Left: the Jada fold-out booklet posters hot off the press. Right: a little specimen I passed around to tons of people who didn’t want it.

Left: the Jada fold-out booklet posters hot off the press. Right: a little specimen I passed around to tons of people who didn’t want it.

That was the end of Imaginary Alphabets for me, though I did use it as a project for my students. I’ve found it’s an excellent way to help students look around their environments for weird and neglected letterforms, and to try to breathe new life and uses into them. It also encourages research into the environments and times those letters originated in. There’s an endless number of possible outcomes, and there are so many letters that could use new homes.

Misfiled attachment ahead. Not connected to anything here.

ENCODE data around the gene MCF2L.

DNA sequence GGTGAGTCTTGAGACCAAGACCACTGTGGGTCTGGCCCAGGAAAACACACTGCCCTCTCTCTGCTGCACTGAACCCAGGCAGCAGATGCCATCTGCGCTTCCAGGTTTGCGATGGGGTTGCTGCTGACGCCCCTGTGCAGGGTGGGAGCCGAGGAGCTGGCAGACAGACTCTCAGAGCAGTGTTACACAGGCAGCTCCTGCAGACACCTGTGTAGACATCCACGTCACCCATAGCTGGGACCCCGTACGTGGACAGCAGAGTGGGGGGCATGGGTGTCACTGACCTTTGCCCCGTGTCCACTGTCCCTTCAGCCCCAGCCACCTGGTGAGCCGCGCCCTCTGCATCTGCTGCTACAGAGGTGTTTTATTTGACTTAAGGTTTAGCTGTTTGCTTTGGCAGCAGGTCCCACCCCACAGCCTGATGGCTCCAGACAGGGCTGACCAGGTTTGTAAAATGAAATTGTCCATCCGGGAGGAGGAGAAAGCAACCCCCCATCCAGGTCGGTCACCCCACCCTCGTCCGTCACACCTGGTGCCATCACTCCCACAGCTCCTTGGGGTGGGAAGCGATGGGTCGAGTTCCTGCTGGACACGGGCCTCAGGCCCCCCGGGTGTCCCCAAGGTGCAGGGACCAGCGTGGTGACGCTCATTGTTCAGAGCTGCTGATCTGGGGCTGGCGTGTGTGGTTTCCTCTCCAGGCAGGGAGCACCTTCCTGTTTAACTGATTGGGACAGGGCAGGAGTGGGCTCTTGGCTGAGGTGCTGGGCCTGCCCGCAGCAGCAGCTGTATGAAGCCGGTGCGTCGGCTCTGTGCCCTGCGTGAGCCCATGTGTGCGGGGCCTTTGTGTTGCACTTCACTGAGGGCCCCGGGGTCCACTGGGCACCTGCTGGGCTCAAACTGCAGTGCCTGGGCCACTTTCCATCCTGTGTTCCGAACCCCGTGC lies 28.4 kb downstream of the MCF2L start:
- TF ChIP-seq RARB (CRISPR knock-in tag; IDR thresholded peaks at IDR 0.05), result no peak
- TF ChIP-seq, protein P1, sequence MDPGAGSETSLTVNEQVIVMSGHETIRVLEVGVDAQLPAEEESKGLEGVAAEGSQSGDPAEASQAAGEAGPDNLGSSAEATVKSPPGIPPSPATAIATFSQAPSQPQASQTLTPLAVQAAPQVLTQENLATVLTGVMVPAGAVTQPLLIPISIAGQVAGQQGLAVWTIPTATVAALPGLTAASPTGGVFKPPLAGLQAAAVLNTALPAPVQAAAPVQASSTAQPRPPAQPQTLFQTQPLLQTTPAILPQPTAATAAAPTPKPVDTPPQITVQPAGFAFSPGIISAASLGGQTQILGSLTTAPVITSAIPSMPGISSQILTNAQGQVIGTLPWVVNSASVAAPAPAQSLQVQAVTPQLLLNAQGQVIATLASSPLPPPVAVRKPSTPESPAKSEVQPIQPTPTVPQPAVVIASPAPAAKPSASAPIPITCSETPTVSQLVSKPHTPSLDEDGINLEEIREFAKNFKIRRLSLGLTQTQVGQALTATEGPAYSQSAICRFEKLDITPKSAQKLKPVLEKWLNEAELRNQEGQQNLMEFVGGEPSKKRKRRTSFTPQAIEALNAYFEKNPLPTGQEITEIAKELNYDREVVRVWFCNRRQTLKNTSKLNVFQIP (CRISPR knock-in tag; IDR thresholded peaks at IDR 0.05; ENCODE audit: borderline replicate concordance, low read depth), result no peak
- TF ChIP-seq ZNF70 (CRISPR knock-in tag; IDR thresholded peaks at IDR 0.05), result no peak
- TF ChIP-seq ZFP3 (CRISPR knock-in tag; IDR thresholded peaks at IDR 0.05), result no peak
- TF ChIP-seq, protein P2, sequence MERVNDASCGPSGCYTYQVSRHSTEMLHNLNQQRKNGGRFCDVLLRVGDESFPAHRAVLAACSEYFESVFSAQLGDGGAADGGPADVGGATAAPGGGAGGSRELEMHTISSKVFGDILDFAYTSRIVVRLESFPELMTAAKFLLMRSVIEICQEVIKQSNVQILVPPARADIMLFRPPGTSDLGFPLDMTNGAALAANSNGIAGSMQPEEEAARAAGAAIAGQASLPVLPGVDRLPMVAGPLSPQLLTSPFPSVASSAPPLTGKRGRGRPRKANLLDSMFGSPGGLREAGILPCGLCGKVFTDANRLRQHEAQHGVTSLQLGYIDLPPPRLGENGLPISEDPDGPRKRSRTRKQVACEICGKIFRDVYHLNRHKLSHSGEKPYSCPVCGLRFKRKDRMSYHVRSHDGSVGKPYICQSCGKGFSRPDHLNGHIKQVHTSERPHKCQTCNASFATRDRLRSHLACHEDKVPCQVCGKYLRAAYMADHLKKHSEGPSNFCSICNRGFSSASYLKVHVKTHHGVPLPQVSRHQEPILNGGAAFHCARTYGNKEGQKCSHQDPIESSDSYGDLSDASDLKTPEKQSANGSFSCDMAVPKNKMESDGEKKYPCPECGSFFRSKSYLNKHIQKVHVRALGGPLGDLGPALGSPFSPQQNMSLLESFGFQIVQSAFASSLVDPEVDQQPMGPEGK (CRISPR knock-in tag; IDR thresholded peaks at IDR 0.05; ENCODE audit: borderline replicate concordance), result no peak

Ain’t I a Type Nerd Too?

Thoughts on feminism & type.

This post was sparked by a Twitter conversation about the lack of women speakers at TypeCon. I found myself needing to organize the threads of topics that came up because this argument — like many of its kind, whenever the public is grappling with gender or race or privilege — always gets sidetracked (frankly) by people who haven’t given it much thought prior to whatever backlash they’re currently witnessing.

I give this subject a lot of thought, and talk and write about it pretty regularly. Many people already know this about me, which is perhaps why my views are seen as incendiary even when I feel I’m making a pretty basic point. Like with race, the conversation tends to be predicated on not hurting dudes’ feelings, and I find that exasperating.